Everyone's favorite pandemic-era brand is experiencing store shortages in the wake of a cyberattack that impacted its global production lines — and there's no timeline for normal operations to resume.

inside interior display of Clorox cleaning products
Source: Jeffrey Isaac Greenberg 8+ via Alamy Stock Photo

The Clorox Company is starting to feel the pinch of product shortages after a recent cyberattack forced it to take systems offline.

In mid-August, the maker of products such as Burt's Bees, Glad, Liquid-Plumr, Pine-Sol, Tilex, and others said in an SEC filing that cyberattackers had caused disruption and required significant cleanup efforts.

In an updated SEC filing on the incident this week, the consumer products behemoth elaborated a touch, noting that it has experienced "widescale" disruptions in the wake of the hit and has been forced into "manual ordering and processing procedures" and a "reduced rate of operations."

As a result, Clorox "has recently begun to experience an elevated level of consumer product availability issues," it said.

The shortages of bleach and other household staples from the company likely won't ease for a bit, either: The company said it's still in the process of repairing its IT infrastructure and won't start transitioning back to normal automated order processing until next week.

Clorox said in the SEC filing that it "expects the ramp-up to full production to occur over time. At this time, the Company cannot estimate how long it will take to resume fully normalized operations."

While no one at the company has mentioned the "R" word, the remediation steps and financial woes are in line with the typical ransomware outcomes, according to Darren Williams, CEO and founder at cybersecurity firm BlackFog.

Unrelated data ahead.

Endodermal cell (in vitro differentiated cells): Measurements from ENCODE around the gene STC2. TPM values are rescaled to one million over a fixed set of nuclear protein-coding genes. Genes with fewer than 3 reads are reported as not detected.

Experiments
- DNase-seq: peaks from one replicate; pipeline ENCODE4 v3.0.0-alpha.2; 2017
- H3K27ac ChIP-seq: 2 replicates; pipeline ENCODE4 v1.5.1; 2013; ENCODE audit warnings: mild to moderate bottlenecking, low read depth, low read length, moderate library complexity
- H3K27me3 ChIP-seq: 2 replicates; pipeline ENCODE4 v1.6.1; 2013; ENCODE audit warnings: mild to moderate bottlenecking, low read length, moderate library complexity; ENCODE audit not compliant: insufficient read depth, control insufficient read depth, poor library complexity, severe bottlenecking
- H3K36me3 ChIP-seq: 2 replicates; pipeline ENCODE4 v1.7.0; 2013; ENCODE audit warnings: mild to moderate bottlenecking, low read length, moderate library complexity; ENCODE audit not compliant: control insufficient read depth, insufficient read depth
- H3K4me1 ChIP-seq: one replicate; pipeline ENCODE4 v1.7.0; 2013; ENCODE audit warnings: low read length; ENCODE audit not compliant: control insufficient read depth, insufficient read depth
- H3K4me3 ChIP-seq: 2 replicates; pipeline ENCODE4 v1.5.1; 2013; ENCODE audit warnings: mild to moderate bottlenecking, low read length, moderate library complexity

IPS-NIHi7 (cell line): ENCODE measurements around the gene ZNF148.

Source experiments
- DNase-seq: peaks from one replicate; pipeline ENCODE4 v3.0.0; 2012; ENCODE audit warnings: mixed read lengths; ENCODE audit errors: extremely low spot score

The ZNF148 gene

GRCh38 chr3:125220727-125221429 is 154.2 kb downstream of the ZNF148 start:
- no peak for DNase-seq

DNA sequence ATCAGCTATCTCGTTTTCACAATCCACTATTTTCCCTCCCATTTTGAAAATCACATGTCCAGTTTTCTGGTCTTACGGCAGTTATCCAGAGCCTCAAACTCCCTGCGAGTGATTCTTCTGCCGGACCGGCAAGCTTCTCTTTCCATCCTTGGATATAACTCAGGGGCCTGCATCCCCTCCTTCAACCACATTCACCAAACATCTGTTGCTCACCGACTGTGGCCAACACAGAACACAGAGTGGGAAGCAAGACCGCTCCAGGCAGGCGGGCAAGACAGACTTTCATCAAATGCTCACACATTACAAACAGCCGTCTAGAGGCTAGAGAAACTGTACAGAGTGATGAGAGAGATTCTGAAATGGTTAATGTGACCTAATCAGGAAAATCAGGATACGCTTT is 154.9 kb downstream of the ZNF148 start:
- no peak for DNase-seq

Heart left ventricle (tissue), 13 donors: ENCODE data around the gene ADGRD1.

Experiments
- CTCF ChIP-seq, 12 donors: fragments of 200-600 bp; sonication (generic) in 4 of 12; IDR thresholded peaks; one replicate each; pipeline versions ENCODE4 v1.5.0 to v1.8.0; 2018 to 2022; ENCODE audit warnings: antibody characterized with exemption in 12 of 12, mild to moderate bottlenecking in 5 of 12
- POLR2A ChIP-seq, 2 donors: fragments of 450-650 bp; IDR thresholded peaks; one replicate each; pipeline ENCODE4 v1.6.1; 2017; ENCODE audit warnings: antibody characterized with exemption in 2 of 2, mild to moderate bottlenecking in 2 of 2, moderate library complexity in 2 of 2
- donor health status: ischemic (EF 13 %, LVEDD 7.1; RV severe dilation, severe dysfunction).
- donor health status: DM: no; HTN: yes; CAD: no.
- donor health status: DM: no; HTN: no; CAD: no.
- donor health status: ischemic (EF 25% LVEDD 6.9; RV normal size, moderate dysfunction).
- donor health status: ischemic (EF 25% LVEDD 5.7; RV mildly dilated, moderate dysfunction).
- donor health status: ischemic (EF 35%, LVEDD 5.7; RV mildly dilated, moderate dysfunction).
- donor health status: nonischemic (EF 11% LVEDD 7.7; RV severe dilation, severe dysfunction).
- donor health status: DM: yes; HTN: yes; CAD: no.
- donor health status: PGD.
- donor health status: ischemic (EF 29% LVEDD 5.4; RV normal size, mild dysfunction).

"Last month's cyberattack on Clorox continues to impact the company's supply and production rate," he said in an emailed statement. "As a major manufacturer of consumer and professional cleaning products with pre-existing global supply chain issues, the shortages continue to have a wide-scale impact. This outcome is consistent with our research, which shows that business downturn is a primary consequence of such cyberattacks and often leads to customer frustration, financial losses and loss of trust in the business."

About the Author(s)

Tara Seals, Managing Editor, News, Dark Reading

Tara Seals has 20+ years of experience as a journalist, analyst and editor in the cybersecurity, communications and technology space. Prior to Dark Reading, Tara was Editor in Chief at Threatpost, and prior to that, the North American news lead for Infosecurity Magazine. She also spent 13 years working for Informa (formerly Virgo Publishing), as executive editor and editor-in-chief at publications focused on both the service provider and the enterprise arenas. A Texas native, she holds a B.A. from Columbia University, lives in Western Massachusetts with her family and is on a never-ending quest for good Mexican food in the Northeast.

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